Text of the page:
Examination of Witnesses (Question Numbers
QC AND PETER
24 FEBRUARY 2009
Q300 Mr Tyrie: Are you content with
Peter Lewis: Broadly speaking,
the arrangements work in the sense that they are bringing offenders
before court and making sure they are competently prosecuted.
There is a piece of work that is going on under the Attorney's
leadership at the moment to look across at all the government
prosecutors at least and make some recommendations to see if there
are any efficiencies there, but that is a very early stage of
Q301 Mr Tyrie: Our staff asked your
staff for a list of all the agencies and your staff did not have
one, so we also asked the Attorney General's office and they did
not have a list either. Maybe there is one in your brief, but
it would be helpful if you could furnish us with one.
Peter Lewis: I will.
Q302 Mr Tyrie: Do you think there are
some advantages to bringing everything under the uniting organisations
with prosecuting powers under one prosecutor?
Peter Lewis: These are the issues
we are looking at at the moment. We have, I suppose, a broad view
that there ought to be standards that you would expect from any
public prosecutor and I think the first step in the review we
are undertaking is to describe what those standards are and then
look at each one of us and match us against that.
Q303 Mr Tyrie: Do you think there
are likely to be advantages in allowing best practice to develop
in different ways so that there is always a variation in quality
but you then get an opportunity to drive quality towards the best,
as different prosecuting authorities illustrate it?
Peter Lewis: I think one of the
things we would wish to come out of this review, whatever the
answers are, is that there is a common approach to standards.
I think one of the things the public ought to expect is that whoever
prosecutes them in the public domain there are similar standards
and that those are the best standards for litigating cases. So
whatever comes out of this review, we hope that will.
Q304 Mr Tyrie: Do you see the Code
as part of that exercise?
Peter Lewis: Yes. There are some
of the agencies who sign up to the Code on a statutory basis like
the RCPO. The SFO follow it, but most of the other prosecutors
do accept that those are the guiding principles which ought to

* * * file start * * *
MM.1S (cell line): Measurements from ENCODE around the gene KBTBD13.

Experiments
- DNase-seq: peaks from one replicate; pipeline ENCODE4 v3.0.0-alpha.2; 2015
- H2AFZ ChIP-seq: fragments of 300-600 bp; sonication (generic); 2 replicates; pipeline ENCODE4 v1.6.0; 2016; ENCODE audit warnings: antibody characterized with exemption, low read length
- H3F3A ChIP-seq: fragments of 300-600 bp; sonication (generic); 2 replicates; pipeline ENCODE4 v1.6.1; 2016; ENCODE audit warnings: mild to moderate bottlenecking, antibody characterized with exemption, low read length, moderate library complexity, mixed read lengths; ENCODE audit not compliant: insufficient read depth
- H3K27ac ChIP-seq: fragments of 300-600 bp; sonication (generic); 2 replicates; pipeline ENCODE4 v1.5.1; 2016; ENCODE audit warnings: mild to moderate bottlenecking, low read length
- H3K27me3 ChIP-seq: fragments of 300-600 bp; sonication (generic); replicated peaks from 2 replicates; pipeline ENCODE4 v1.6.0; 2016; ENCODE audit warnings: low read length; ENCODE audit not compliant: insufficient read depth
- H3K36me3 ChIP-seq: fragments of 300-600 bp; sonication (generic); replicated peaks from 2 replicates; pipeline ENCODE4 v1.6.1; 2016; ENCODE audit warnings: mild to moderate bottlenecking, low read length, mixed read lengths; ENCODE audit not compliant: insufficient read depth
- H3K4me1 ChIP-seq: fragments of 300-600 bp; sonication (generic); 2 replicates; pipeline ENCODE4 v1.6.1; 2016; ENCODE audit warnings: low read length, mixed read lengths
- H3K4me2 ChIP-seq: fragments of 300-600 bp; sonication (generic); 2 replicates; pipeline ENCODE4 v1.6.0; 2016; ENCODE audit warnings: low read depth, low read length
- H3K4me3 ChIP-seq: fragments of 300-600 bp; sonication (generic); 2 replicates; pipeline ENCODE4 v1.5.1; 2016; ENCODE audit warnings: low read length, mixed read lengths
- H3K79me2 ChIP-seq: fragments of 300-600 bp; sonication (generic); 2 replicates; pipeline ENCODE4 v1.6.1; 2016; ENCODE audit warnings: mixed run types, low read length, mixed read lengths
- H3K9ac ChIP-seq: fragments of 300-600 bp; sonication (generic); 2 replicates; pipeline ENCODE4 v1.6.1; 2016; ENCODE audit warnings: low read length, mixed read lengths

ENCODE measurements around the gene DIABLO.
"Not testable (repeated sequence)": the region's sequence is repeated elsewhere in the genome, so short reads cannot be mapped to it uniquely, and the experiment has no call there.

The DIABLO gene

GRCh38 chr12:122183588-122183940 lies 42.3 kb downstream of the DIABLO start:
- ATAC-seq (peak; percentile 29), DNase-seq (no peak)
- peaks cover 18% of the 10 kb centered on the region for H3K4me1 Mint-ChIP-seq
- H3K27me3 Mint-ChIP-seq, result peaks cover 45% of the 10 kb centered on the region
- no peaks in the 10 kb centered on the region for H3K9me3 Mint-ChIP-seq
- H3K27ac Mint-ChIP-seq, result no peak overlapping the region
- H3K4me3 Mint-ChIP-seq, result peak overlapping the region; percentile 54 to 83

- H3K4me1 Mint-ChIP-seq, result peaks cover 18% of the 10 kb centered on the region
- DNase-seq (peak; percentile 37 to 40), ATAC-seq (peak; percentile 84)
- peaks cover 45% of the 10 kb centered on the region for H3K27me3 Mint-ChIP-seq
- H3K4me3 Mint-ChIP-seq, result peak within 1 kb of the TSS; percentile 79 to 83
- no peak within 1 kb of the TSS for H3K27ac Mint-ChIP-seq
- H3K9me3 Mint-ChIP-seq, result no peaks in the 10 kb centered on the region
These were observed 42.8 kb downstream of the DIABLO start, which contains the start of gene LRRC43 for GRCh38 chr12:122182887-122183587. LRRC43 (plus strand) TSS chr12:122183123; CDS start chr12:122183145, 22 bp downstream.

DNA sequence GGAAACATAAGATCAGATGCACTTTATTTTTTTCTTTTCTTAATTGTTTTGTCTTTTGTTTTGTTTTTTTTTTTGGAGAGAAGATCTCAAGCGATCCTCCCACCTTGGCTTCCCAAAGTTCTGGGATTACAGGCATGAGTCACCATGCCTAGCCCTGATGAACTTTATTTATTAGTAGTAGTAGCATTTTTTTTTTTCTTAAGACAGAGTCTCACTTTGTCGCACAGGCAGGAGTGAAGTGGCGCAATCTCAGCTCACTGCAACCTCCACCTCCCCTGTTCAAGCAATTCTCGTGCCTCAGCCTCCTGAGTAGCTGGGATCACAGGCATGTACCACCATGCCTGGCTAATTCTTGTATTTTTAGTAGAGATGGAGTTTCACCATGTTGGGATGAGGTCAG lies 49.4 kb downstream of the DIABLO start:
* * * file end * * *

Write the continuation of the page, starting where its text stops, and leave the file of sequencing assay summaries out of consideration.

guide all public prosecutors and that includes the local authority
prosecutors too, so it does represent a broad series of well-tested
standards which ought to apply everywhere.
Q305 Mr Tyrie: Do you think you will
be able to pick up the waste, wasted resources, wasted energy
from an exercise such as the one you are undertaking?
Peter Lewis: Yes. We think that
certainly when we talk with the Attorney's people about what are
the standards you should expect from the Public Prosecutor one
of those standards is that they should be efficient, so that is
something we are going to take a particularly hard look at, particularly
at this moment, of course, when all the individual prosecutors
will be under such pressure with regard to their budget.
Q306 Mr Tyrie: You are going to try
and bring that down to a number so that we can see clearly variations
in performance, are you?
Peter Lewis: I am not sure we
will be able to bring it down to an actual number certainly in
the sense offor the major prosecutors I think we can look
at cost per case. It is one of the things we certainly look at.
Whether that information exists in all those other prosecutors
I frankly do not know until we undertake the exercise.
Q307 Mr Tyrie: Could I ask you to
look into that?
Peter Lewis: Yes.
Mr Tyrie: Thank you.
Q308 Chairman: Are you aware of any
feeling that the system in Scotland, where there is a prosecutions
monopoly, leads to any loss of specialist skill, ability to handle
different kinds of prosecution; and if not, are the arguments
against a prosecution monopoly simply that we have never done
it that way?
Keir Starmer: I am not aware that
there is any loss in Scotland in terms of specialism and it is
right to say that we have specialisms within the CPS. We obviously
have our counter-terrorism division, we have special crime and
serious organised crime divisions, so you can have even on the
Scottish model a number of specialisms sitting under one prosecutor